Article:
The Tale of Phyl & The Myth of Edendale

Writer Phyl Van Ammers and her obsession with a place called Edendale.

When I started up Boryanabooks.com, my intention was not to make it a local publication. I was thinking more like international. But when Phyl Van Ammers signed on as one of my top writers, the site became local by definition. It was very much tied to place and time.

Phyl was obsessed by a place called Edendale, a kind of mythical place made up of some very real communities--Echo park, Silver Lake, even Los Feliz and East Hollywood, if you enjoy stretching definitions the way I do. Still, Edendale is a mythical place. Something larger than the sum of its parts, you might say.

I don’t quite remember how she talked me into serializing her book about Edendale, but she did.

Mostly it was because Phyl Van Ammers was my star writer--other than myself and a couple of others. 

So I said sure.

Phyl Van Ammers brings to her writing the fact that she is not only a writer, she’s also an attorney and city planning expert. In fact, she taught city planning law at California State University Northridge. Now being educated and overqualified does not always make one a good observer, but it did in her case.

Phyl grew up in Echo Park and Silver Lake and graduated from Marshall High School before a period spent living in Turkey and, upon her return, studying at UCLA.

She is an inveterate walker, and she knows every nook and cranny of “Edendale.” Not only does she know the city as it is today, she knows it from yesterday. She grew up knowing Anais Nin, for example, and has appropriate stories to tell. Nin, you should remember, was almost as good a pornographer as her boyfriend, Henry Miller.

She’s also an expert on stairs, which makes sense since Edendale is dotted with stairs--most famously immortalized by Laurel and Hardy--think of the piano moving scene.

She’s angry that the city has abandoned keeping the stairs open; instead, city dads have semi-privatized them and closed them to all except the adjoining landowners.

“Edendale” has been serialized almost as long as Boryanabooks has been in “business.” It is a generations-spanning tribute to the people of the near mythical Edendale in the northern hills of the city. You can get it on Amazon’s Kindle Store or order it through the online bookstore at Boryanabooks.

In Phyl’s “Edendale,” you’ll meet folks from the Black Sea, from a shtetl in Ukraine, from slavery in the Southern States, from Japan, from the Polish enclave in Hopewell, VA, and from the island of Curacao and from Mexico.

The people in “Edendale” fall in love; sing in scratchy old voices; dry clean, press and sew clothes; sell rags; drink malted milk; live homeless along the river; practice law; play the piano and the violin; teach schoolchildren; research in a library; take the train to Union Station; go mad; take acid and hallucinate; and one is even struck by a hit-and-run driver. They die, go to each other’s funerals and say bad things about the departed.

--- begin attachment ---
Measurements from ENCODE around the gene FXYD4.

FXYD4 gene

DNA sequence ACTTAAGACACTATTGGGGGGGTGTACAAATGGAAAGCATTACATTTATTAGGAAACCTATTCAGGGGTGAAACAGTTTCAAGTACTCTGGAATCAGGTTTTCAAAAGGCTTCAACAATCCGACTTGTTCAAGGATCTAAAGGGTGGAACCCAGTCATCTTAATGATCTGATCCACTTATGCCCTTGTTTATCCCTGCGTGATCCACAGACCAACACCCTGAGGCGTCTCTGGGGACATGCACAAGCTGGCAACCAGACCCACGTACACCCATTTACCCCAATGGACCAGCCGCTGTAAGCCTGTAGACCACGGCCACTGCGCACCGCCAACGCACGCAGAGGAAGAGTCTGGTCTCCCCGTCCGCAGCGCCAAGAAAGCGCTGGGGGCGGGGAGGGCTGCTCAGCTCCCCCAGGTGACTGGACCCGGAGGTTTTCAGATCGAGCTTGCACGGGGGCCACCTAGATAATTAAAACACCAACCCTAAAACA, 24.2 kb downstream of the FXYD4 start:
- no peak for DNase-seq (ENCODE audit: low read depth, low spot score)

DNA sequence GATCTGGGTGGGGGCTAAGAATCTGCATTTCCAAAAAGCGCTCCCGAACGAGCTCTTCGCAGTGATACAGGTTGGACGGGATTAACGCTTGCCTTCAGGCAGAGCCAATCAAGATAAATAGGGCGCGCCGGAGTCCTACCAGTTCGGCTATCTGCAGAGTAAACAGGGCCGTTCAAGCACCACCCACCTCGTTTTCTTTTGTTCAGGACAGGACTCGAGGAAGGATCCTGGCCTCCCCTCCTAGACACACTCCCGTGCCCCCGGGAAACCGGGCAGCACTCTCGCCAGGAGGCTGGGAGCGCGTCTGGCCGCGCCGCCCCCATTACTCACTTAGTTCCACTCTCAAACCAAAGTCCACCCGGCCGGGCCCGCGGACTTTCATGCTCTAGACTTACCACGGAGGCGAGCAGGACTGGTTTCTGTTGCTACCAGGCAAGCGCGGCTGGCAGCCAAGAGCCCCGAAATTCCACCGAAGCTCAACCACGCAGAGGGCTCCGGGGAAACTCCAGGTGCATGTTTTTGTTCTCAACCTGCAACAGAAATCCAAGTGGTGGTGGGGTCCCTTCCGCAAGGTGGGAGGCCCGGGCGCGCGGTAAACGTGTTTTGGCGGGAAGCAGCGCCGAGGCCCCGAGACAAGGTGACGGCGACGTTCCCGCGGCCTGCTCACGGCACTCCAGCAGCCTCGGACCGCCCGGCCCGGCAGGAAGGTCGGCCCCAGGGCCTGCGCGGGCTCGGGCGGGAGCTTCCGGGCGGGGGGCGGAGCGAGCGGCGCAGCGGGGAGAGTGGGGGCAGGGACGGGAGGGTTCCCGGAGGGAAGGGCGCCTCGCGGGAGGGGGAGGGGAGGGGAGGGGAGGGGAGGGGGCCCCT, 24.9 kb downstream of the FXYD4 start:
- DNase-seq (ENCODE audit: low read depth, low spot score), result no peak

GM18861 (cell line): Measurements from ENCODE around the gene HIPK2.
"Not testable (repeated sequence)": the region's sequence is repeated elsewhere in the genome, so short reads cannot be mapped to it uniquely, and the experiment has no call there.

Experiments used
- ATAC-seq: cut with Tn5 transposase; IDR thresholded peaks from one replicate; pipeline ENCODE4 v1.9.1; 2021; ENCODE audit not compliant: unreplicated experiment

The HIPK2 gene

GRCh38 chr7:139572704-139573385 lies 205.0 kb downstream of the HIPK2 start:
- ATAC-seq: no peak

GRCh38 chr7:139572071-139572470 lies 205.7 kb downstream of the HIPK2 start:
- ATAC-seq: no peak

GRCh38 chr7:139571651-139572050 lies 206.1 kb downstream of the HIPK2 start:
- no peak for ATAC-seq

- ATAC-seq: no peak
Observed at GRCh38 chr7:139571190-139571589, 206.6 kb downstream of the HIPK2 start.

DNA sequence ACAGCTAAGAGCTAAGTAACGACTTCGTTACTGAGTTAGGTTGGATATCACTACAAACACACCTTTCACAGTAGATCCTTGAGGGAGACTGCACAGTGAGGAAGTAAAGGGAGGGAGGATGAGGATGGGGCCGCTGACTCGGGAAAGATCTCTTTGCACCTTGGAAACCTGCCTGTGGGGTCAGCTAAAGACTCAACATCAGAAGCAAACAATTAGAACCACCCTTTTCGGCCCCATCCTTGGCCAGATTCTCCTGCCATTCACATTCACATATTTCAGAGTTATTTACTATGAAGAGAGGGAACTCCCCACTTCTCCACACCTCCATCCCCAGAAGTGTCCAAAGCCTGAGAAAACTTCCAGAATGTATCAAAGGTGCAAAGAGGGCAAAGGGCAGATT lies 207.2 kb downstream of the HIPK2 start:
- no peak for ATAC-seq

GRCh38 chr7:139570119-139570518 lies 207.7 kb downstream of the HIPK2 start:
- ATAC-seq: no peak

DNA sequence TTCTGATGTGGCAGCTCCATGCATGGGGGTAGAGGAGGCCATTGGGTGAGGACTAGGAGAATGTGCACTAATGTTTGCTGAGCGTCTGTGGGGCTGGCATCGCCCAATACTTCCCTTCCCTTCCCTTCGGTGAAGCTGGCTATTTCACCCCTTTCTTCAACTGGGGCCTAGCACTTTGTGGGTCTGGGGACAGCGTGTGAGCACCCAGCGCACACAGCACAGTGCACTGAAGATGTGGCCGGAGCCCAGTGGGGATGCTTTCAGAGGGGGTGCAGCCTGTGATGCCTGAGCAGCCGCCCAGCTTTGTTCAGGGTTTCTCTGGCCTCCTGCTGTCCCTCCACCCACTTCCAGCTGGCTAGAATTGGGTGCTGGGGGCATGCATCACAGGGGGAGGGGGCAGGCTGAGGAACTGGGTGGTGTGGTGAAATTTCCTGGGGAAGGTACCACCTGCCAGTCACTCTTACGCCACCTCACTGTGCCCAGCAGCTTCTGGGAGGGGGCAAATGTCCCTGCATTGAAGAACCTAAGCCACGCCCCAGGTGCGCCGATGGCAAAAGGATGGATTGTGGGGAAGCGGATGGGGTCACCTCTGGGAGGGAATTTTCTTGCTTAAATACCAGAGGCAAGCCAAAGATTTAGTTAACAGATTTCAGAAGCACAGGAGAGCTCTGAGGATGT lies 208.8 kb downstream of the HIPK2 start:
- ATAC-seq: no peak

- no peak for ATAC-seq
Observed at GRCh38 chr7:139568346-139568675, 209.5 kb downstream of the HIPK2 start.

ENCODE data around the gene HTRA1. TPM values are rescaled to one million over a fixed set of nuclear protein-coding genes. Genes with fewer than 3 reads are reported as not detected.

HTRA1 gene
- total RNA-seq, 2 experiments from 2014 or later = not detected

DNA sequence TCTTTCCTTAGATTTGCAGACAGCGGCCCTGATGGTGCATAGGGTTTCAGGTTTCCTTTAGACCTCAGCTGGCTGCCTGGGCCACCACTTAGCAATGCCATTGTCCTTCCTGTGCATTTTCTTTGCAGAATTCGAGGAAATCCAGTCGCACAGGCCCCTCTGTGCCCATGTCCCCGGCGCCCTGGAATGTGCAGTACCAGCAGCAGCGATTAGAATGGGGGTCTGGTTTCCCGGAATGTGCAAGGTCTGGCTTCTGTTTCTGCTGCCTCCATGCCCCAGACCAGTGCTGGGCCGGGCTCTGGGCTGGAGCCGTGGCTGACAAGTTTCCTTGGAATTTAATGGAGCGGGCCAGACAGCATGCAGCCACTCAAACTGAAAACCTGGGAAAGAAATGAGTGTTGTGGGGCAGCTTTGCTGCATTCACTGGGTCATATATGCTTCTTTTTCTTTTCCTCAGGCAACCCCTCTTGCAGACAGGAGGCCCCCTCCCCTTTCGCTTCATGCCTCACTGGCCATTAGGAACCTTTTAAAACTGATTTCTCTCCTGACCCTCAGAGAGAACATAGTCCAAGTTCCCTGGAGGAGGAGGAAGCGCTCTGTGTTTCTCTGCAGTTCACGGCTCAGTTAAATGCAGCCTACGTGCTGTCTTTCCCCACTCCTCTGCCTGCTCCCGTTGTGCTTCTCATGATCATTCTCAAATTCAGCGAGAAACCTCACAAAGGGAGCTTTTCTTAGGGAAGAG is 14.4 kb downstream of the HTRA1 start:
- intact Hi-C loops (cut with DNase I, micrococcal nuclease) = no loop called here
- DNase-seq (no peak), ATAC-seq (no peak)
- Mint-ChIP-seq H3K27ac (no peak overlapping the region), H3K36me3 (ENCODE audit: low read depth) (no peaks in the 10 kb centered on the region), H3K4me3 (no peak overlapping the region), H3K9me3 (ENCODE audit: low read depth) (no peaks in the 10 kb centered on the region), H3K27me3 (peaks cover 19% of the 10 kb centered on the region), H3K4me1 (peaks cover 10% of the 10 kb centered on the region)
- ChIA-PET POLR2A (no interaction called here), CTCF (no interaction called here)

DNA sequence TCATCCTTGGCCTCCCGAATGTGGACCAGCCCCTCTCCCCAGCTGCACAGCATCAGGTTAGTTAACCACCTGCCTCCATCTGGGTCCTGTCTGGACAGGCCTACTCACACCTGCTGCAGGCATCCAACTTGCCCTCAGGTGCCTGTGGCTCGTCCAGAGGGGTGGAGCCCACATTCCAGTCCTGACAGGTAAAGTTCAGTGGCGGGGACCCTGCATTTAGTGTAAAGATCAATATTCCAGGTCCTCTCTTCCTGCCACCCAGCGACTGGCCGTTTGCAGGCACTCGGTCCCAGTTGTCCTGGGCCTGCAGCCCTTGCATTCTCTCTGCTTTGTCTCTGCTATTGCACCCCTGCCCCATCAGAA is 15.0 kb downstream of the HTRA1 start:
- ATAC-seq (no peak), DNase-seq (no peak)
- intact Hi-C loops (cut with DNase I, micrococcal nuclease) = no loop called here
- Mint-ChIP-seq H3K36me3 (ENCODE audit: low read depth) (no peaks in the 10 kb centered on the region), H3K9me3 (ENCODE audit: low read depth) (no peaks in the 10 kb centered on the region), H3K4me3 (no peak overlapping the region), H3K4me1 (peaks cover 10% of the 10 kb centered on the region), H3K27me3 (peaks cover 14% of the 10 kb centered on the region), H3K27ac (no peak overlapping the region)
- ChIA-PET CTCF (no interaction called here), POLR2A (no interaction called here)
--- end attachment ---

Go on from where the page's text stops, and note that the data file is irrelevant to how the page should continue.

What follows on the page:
A lot of Los Angeles lacks much of a human presence on the streets. It’s the city at the end of America, fragmented and spatially dispersed. The city sometimes feels like it doesn’t even need people.

But Edendale is a pocket of vibrant urban life, and this you get from reading Phyl’s book.

In her stories, you can even hear the voice of Edendale's original people, the Tongva, almost as faintly as exhaled breath. After the Spanish occupation, ownership passed into the hands of the City of Los Angeles because it was part of the original pueblo land that had been part of Los Feliz Rancho. The children of the original Tongva people ended up as peon laborers on that land.

After 1850, people from all over the country and the world arrived--created farms, horses ranches and commerce in the form of brothels, saloons, churches, newspapers. And, of course, they also lynched Chinese in what was then called Nigger Alley--all a part of the street in front of today's Union Station. Discrimination was rampant, against not only Chinese and Mexicans and Indians, but Jews. The Jews, of course, made movies in Edendale--an outgrowth of vaudeville and the Yiddish theater.

Charlie Chaplin, who was part Jewish, got his start in silent movies in Edendale. Frank Capra wrote gags. Harold Lloyd drove his "Butterfly" automobile into Echo Park Lake. Real cowboys came to Edendale and made movies about cowboys and Indians, who chased them across the farmland and horses ranches. Snow White slept in a cottage modeled after a rental house on Griffith Park Boulevard. Modern television shows and movies still play against and in the built environment. 

Here the neighborhoods of Chavez Ravine, Elysian Park, Griffith Park, Silver Lake aka Bohemian Hill, Fat Hill, Red Hill, Glassell Park, Frogtown, Toonerville, and Chicken Corner are at the center of Edendale. But Edendale's furthest reaches also include Boyle Heights, Lincoln Heights, Bunker Hill, Watts and even Toilet Corners in Venice. These are all real places and mythical places. Welcome to Phyl Van Ammer's "Edendale."


Lionel Rolfe is the author of Literary L.A., about which a documentary is being made. Many of his books--including Literary L.A., Fat Man on the Left, The Menuhins: A Family Odyssey and The Uncommon Friendship of Yaltah Menuhin and Willa Cather--are available digitally in Amazon’s Kindlestore.


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